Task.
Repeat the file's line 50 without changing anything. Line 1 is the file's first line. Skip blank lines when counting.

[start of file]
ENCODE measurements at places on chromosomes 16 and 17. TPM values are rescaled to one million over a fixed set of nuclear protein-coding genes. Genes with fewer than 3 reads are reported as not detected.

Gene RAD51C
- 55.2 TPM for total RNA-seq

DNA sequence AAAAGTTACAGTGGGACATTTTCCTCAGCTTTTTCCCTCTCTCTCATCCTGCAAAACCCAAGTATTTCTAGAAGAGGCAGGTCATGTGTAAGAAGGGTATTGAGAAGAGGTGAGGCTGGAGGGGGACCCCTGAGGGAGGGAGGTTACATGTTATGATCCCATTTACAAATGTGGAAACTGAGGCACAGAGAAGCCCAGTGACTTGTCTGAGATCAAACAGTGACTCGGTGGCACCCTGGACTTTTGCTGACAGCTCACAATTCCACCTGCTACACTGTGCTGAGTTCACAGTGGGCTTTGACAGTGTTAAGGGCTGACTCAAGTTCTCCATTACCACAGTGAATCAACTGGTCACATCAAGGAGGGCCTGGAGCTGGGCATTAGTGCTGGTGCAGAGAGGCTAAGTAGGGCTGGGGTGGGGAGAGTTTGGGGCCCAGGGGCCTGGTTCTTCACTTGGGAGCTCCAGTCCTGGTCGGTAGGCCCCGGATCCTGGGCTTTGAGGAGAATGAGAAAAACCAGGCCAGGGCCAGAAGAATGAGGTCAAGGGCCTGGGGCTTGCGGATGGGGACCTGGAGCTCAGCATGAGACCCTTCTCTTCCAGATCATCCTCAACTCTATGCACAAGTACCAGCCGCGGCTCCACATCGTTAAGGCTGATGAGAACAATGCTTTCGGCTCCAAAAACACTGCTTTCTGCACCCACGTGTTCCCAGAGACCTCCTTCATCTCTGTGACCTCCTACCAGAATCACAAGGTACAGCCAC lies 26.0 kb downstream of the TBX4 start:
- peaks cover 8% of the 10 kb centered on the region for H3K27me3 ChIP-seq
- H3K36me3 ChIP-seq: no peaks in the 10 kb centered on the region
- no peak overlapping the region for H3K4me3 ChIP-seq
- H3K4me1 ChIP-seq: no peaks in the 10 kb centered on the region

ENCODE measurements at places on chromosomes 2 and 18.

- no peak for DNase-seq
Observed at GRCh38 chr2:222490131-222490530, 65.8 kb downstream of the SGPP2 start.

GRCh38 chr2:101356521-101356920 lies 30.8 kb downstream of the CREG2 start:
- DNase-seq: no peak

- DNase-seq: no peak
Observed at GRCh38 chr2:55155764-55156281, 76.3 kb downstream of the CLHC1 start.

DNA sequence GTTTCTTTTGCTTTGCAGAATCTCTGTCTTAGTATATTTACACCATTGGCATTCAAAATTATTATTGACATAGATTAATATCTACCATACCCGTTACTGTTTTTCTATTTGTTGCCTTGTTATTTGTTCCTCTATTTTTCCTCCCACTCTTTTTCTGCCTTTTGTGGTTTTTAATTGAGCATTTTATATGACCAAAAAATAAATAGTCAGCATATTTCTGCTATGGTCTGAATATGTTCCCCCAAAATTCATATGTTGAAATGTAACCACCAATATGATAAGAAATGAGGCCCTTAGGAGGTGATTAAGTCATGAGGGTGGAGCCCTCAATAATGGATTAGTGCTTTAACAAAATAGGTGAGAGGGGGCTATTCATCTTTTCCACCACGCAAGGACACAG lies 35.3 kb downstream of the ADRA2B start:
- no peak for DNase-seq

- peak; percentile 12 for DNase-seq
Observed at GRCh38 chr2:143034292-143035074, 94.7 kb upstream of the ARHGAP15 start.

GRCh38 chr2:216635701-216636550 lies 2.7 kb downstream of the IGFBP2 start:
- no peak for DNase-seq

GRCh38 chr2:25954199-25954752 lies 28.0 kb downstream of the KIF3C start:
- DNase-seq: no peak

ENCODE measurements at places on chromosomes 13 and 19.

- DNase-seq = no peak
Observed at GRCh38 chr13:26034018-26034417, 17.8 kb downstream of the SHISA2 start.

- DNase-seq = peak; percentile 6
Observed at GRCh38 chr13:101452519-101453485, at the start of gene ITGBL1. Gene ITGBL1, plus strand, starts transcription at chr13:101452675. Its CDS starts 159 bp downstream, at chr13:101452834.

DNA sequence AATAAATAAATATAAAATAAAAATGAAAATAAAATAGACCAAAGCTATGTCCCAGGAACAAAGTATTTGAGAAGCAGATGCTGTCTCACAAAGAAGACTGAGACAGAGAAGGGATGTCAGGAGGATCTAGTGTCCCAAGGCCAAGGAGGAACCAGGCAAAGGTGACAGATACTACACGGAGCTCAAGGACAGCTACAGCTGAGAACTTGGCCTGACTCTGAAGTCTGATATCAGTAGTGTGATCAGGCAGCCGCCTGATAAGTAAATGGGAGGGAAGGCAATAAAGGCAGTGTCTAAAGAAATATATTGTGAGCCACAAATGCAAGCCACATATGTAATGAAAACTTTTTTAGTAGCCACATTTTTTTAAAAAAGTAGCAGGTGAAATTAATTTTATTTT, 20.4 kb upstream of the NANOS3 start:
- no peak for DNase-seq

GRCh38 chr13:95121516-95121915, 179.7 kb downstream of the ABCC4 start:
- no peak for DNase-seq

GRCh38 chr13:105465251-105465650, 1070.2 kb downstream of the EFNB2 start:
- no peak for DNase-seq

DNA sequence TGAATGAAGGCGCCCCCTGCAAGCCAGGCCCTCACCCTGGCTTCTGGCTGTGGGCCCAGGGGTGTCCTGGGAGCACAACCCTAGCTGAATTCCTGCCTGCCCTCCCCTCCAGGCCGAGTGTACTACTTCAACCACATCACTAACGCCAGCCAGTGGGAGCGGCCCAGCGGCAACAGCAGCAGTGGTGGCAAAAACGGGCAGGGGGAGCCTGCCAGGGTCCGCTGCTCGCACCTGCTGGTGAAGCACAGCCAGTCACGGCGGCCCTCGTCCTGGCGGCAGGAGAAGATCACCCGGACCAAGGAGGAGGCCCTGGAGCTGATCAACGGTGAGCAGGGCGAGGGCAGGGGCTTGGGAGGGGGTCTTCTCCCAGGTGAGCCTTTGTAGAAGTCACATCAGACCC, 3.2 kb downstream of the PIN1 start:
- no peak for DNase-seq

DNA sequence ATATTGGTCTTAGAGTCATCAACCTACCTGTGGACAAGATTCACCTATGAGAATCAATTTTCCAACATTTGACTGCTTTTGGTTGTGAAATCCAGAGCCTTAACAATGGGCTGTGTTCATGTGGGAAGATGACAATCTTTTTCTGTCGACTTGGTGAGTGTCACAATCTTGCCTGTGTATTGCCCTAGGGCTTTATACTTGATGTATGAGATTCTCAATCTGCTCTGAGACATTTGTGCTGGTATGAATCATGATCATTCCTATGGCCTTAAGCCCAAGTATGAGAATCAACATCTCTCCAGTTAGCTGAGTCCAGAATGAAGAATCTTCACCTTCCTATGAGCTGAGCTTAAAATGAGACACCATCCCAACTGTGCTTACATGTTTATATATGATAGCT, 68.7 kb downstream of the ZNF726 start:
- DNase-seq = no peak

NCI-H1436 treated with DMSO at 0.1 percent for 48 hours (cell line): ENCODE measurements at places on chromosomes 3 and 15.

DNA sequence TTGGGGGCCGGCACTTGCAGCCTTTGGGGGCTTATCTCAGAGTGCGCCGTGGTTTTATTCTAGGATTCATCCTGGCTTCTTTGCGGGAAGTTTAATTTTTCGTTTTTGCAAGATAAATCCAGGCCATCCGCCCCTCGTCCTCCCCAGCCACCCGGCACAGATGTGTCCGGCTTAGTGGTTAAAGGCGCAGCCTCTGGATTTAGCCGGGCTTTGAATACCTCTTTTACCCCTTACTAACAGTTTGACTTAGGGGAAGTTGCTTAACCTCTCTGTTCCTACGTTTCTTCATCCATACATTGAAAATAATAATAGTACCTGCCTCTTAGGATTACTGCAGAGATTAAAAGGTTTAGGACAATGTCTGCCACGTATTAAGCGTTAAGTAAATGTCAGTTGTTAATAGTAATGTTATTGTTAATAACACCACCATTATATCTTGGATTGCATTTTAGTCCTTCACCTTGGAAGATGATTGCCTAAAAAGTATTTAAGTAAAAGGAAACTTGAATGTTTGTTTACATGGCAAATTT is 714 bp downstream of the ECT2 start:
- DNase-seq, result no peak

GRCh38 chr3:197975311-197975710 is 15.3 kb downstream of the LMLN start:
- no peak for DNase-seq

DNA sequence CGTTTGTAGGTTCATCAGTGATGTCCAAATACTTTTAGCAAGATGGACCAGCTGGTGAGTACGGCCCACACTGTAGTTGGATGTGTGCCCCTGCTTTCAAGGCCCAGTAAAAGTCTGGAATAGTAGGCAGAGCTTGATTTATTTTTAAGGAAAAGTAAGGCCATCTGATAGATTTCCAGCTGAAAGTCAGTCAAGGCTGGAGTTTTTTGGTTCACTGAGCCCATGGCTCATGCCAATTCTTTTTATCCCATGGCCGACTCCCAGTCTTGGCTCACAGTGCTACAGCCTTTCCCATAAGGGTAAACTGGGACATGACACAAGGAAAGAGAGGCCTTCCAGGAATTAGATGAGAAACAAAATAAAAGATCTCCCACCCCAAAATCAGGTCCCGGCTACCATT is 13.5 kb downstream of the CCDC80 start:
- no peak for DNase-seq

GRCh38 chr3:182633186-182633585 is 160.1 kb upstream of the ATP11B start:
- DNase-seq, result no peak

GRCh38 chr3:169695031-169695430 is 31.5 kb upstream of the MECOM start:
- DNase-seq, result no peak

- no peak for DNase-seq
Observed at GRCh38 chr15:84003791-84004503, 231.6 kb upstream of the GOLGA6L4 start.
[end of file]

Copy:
- no peak for DNase-seq